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I'd like to get external notifications on my iPhone from service monitors inside the network. The easiest way to do this is to have the devices send e-mails to my ATT SMS email (

However, while internal notifications work fine, it doesn't seem as if Exchange is allowing the relay of these messages to the outside world.

How can I have these devices (APC Matrix, Servers Alive, et al.) alert me anytime?

Thanks. (Exchange 2003 SP2 on Windows Server 2003)

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up vote 2 down vote accepted

What you're trying to get done is referred as allow SMTP relay. Normally exchange SMTP Virtual Server is configured to allow relay only from authenticated senders and quite often the devices sending out e-mails don't authenticate with the server they're relaying through.

There's quite an easy way to achieve this, and that's called allowing IP relay on Exchange.

  • Open Exchange ESM, navigate down to the SMTP Virtual Server that'll be used to relay
  • Open the properties of that SMTP Virtual Server, and then on Access Tab locate the section about 'Relay'.
  • There you'll need to list down IP Addresses of devices and servers that'll need to relay out to external e-mail domains

Once exchange is configured on the devices you can use the exchange server IP/FQDN as a relay host for these outgoing emails.

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Thanks Prayag - and all - for the tips. It turned out I had already added the IP address for the APC in the relay tab (thought this should allow external mailing long ago). It took a power outage and subsequent "warmstart" of the APC... and then the messages were sent out correctly. – Sean O Jun 4 '09 at 13:10
Thank you! Just what I needed to do. Found it in the prompt. – axk Jun 19 '09 at 17:03

To do this, the servers sending alerts need to authenticate with the Exchange Server before attempting to send, else they will not be allowed to relay.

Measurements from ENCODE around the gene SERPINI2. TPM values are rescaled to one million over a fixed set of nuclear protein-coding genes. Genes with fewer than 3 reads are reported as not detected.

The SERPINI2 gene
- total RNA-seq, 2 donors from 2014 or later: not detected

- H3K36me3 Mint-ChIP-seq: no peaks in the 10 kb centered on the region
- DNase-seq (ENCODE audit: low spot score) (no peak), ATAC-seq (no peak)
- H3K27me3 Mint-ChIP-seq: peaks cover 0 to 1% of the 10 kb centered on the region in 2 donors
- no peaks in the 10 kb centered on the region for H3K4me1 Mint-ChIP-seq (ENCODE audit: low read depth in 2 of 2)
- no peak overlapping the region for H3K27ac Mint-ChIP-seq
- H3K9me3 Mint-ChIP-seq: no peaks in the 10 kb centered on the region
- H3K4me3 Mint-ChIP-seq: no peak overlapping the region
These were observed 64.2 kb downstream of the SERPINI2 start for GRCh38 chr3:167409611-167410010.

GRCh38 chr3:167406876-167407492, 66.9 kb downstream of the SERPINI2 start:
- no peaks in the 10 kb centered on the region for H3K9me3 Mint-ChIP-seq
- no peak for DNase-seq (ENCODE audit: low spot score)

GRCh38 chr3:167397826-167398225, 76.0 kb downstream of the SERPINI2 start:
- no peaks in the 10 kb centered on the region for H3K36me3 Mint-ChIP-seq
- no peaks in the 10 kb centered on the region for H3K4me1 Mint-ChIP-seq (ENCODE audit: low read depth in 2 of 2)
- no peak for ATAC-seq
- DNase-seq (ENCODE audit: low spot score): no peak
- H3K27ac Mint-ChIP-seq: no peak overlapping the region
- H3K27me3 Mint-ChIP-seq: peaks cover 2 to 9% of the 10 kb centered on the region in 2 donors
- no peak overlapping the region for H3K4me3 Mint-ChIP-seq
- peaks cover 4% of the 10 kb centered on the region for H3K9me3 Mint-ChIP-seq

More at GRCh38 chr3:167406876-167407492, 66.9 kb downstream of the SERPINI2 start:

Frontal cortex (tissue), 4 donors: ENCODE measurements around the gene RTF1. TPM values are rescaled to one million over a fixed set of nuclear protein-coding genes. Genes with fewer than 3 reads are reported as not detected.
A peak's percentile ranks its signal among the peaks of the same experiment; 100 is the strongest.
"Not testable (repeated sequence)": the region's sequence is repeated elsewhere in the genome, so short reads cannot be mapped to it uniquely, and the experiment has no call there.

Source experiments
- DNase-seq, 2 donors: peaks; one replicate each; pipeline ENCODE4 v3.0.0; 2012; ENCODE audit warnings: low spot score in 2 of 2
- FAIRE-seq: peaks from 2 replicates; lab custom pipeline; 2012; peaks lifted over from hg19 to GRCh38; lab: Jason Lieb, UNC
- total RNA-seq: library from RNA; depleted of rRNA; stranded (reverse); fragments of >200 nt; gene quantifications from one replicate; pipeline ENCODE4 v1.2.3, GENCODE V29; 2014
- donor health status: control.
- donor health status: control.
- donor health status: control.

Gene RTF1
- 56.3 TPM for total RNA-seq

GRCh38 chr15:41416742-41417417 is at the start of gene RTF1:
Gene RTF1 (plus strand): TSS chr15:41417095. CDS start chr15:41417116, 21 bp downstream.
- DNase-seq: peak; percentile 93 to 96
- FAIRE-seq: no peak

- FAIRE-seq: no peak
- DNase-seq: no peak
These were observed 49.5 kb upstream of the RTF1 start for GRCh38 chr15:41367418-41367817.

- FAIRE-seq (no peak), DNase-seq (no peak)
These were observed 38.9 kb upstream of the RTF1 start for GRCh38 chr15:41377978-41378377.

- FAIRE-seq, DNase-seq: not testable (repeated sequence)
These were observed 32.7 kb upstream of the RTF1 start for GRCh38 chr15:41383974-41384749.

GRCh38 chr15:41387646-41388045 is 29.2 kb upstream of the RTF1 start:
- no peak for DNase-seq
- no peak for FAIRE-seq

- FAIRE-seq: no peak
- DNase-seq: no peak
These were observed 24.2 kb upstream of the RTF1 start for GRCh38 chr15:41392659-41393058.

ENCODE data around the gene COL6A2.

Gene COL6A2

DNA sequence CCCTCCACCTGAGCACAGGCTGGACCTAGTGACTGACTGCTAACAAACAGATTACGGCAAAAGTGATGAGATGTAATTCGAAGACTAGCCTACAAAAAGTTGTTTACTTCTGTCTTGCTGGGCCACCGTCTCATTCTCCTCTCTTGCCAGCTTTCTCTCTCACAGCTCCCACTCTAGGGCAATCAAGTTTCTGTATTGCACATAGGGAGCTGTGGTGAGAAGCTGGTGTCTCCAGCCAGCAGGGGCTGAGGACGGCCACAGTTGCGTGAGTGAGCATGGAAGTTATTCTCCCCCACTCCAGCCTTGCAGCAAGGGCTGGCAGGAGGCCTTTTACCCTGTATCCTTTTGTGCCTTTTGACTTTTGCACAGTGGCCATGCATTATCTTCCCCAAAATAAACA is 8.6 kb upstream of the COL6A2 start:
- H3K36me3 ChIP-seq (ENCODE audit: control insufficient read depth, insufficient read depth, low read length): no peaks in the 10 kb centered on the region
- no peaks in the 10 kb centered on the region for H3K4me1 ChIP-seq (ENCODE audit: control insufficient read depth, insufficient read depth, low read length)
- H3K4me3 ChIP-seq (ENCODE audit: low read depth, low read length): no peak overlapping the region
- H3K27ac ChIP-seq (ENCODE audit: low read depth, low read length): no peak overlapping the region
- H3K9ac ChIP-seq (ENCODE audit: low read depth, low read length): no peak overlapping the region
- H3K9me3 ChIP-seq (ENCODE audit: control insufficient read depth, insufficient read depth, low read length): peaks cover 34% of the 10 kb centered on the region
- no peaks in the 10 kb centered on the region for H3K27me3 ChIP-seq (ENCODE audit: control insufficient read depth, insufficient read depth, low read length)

You can either setup an account in Exchange for these emails and set your applications to authenticate to this account when they send, or setup Exchange to allow anonymous relaying only from the IP addresses of these services. There is a good article here on how to set that up.

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I've found that if the "From:" address is not an address within the Exchange server's configured email domains, it won't pass it along. Messages like, "powerchute@ahups1" will get bounced, but "" will get passed along. In general. It just may be that the Exchange servers need to have that IP address added to the allowed-relay list.

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Sam is correct. Unauthenticated connections cannot relay by default in Exchange 2000/2003. What I did is create a second virtual SMTP server on another IP address and check the Anonymous authentication option in the Access tab. Then I configure any internal notification system to connect to that IP address. Since this virtual SMTP is not used by your normal mail flow, you are not compromising your normal mail traffic. If desired, you can set up IP restrictions on the virtual SMTP server for each notification server so that you don't get unauthenticated email coming from unknown sources.

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I've setup what Sam mentioned above and has worked successfully in the past. It seems to be the easiest route.

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